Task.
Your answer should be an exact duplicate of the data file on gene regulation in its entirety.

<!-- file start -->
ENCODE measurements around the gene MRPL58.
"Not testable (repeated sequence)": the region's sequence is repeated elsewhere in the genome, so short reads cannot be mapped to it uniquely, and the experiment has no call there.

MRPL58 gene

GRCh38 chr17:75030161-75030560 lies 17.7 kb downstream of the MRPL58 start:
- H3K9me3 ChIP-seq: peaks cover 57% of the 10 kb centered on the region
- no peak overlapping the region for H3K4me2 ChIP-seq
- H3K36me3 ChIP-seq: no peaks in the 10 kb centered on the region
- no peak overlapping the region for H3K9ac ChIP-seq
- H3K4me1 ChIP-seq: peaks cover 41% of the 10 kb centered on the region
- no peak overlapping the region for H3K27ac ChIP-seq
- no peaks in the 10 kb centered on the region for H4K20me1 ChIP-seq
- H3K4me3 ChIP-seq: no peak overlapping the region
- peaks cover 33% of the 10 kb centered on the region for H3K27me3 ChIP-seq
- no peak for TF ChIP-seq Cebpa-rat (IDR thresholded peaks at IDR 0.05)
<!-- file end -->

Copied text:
ENCODE measurements around the gene MRPL58.
"Not testable (repeated sequence)": the region's sequence is repeated elsewhere in the genome, so short reads cannot be mapped to it uniquely, and the experiment has no call there.

MRPL58 gene

GRCh38 chr17:75030161-75030560 lies 17.7 kb downstream of the MRPL58 start:
- H3K9me3 ChIP-seq: peaks cover 57% of the 10 kb centered on the region
- no peak overlapping the region for H3K4me2 ChIP-seq
- H3K36me3 ChIP-seq: no peaks in the 10 kb centered on the region
- no peak overlapping the region for H3K9ac ChIP-seq
- H3K4me1 ChIP-seq: peaks cover 41% of the 10 kb centered on the region
- no peak overlapping the region for H3K27ac ChIP-seq
- no peaks in the 10 kb centered on the region for H4K20me1 ChIP-seq
- H3K4me3 ChIP-seq: no peak overlapping the region
- peaks cover 33% of the 10 kb centered on the region for H3K27me3 ChIP-seq
- no peak for TF ChIP-seq Cebpa-rat (IDR thresholded peaks at IDR 0.05)